The TGA is moving to reclassify surgical mesh as a Class III high-risk device and require manufacturers to issue patient implant cards and product information for all implantable medical devices.
The government decided last year to align Australian regulations on medical devices with standards imposed by the European Commission where possible.
To avoid unintended consequences, the TGA is asking industry, doctors and patients to comment on the proposed changes, calling for responses by August 25.
The step comes as more than 700 women in Australia are taking part in a class action against manufacturer Johnson & Johnson for damages allegedly caused by its vaginal mesh implants.
“The complications that Australian women are suffering include the mesh or tape eroding through, and into, surrounding tissue and organs, as well as incontinence, infection and chronic pain,” Shine Lawyers Special Counsel Rebecca Jancauskas said last month, ahead of the case going to court. “None of these products have been recalled and some remain on the market today,” she said.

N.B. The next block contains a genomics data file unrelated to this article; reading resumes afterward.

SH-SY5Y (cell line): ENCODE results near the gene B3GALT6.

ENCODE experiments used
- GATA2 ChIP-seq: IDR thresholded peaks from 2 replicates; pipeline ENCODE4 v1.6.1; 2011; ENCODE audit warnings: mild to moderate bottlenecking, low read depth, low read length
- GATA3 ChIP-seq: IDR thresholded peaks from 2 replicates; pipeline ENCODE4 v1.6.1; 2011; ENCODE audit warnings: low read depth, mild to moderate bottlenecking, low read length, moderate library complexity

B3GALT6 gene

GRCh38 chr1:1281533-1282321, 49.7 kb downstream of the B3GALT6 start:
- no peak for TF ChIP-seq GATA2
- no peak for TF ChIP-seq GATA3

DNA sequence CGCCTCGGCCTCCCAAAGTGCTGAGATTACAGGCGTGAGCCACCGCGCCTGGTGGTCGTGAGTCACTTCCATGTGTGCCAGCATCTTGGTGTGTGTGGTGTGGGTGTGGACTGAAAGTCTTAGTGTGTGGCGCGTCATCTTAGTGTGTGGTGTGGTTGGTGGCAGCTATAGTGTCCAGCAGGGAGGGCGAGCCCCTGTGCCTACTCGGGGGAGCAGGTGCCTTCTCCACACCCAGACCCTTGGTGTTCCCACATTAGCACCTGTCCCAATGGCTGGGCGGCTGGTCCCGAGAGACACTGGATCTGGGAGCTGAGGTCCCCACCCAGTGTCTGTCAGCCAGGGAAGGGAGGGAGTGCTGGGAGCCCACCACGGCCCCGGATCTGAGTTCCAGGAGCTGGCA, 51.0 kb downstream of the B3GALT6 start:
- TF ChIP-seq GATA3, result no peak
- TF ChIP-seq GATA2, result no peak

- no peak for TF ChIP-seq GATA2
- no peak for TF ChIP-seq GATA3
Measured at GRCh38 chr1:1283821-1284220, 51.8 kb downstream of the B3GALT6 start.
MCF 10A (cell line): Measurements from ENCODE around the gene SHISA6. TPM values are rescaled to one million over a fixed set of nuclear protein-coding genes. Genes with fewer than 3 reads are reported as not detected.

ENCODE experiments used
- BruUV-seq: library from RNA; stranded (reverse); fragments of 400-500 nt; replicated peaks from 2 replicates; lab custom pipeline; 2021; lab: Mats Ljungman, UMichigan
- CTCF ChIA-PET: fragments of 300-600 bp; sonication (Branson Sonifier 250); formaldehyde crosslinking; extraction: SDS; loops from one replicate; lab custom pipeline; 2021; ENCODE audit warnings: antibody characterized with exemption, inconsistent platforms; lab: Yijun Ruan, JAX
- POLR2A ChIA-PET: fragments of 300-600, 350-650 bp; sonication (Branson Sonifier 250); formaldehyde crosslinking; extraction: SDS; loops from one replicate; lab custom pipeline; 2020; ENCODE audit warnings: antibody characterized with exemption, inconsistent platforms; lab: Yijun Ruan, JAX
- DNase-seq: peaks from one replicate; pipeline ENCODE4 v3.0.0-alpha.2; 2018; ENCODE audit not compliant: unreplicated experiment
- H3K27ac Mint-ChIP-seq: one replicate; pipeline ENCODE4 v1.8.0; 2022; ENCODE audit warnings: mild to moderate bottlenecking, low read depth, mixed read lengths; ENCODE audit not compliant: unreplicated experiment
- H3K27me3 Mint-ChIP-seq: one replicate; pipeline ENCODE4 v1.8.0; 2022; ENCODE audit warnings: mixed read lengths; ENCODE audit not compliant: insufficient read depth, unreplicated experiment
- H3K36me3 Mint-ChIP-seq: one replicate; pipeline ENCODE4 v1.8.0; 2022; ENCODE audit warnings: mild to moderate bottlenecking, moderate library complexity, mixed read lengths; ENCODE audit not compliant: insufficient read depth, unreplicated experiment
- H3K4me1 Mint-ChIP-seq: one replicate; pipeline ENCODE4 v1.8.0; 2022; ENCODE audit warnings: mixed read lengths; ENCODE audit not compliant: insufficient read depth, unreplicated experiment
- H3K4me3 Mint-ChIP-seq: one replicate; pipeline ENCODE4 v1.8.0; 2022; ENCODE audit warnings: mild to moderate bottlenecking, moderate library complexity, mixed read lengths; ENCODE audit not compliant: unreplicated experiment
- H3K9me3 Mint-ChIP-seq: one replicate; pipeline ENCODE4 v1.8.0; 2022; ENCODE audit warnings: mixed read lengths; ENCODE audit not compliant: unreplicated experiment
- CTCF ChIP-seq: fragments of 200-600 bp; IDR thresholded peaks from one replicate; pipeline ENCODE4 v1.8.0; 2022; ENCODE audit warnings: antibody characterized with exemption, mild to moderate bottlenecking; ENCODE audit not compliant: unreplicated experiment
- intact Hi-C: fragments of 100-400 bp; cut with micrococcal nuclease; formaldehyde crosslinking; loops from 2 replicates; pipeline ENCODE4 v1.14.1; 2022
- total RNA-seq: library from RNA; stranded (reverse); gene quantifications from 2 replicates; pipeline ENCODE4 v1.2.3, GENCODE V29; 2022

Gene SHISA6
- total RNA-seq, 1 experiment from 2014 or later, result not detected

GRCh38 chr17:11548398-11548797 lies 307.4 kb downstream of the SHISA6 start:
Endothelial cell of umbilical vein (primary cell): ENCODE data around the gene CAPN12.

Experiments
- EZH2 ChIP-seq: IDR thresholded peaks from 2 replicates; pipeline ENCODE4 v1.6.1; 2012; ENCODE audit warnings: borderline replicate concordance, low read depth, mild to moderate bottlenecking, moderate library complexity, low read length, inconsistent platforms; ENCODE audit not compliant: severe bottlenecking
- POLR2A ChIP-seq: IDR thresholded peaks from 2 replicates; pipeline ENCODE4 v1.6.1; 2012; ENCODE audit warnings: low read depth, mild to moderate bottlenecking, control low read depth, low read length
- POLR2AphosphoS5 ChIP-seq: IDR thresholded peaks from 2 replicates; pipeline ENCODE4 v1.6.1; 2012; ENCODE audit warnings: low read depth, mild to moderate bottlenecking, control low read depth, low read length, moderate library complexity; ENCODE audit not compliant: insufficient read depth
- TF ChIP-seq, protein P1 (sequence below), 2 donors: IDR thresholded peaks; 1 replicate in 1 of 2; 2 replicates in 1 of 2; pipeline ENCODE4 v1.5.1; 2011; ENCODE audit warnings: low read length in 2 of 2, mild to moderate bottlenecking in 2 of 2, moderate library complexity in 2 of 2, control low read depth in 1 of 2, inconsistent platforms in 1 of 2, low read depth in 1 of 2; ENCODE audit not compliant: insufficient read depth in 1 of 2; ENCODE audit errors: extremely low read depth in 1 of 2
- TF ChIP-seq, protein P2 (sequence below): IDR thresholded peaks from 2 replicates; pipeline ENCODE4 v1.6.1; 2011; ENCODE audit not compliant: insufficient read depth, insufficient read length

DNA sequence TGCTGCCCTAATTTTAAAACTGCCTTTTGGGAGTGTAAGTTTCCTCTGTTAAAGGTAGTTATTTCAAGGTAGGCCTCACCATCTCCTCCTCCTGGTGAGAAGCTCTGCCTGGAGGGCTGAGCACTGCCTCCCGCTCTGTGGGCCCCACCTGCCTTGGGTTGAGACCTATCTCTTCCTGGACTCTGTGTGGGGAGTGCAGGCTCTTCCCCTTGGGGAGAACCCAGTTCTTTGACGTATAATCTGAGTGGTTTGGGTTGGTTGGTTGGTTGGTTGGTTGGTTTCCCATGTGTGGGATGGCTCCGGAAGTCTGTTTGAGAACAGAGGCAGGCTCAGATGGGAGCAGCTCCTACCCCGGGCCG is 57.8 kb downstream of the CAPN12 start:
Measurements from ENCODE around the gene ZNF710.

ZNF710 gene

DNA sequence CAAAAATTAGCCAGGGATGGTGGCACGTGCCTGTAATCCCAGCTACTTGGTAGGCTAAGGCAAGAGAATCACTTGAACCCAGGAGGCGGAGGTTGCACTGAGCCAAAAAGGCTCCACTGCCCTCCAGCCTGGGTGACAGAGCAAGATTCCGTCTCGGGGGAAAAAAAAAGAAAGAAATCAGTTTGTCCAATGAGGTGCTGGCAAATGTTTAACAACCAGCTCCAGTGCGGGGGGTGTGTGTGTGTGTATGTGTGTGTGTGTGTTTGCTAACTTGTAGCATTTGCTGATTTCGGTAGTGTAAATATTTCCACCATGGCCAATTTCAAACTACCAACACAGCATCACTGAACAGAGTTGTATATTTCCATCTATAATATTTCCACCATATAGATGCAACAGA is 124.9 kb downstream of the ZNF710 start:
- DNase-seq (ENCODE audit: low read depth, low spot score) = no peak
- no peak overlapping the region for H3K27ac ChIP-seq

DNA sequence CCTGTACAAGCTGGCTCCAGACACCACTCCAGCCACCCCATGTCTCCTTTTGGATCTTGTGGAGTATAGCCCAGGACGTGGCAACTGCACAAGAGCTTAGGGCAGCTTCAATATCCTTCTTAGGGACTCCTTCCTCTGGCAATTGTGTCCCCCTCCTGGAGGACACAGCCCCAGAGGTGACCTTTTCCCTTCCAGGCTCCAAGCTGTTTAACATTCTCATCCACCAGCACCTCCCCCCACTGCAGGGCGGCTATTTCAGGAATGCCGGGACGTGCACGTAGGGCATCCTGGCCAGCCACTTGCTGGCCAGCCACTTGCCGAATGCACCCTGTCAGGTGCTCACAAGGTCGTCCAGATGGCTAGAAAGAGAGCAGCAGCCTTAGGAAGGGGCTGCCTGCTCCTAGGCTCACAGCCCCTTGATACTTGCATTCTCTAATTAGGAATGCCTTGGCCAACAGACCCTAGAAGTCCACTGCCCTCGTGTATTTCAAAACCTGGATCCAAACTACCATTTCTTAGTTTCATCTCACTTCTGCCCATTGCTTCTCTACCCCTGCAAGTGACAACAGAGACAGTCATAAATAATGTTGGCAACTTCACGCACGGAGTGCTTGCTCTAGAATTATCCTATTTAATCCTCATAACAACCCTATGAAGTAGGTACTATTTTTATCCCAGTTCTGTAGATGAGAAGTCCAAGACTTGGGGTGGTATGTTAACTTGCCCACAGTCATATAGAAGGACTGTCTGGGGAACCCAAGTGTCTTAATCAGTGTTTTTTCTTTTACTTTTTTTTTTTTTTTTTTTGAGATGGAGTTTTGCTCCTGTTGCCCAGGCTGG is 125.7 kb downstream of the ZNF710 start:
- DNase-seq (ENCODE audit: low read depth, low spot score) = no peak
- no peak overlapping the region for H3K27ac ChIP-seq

The law firm said up to 8,000 Australian women are thought to have been adversely affected by mesh implants intended to repair pelvic floor damage, many suffering life-changing pain and side-effects including loss of sexual function.
Australian and International medical experts will give evidence at the trial in Sydney, which is expected to run for six months.
In the US, similar actions have been launched by more than 100,000 women.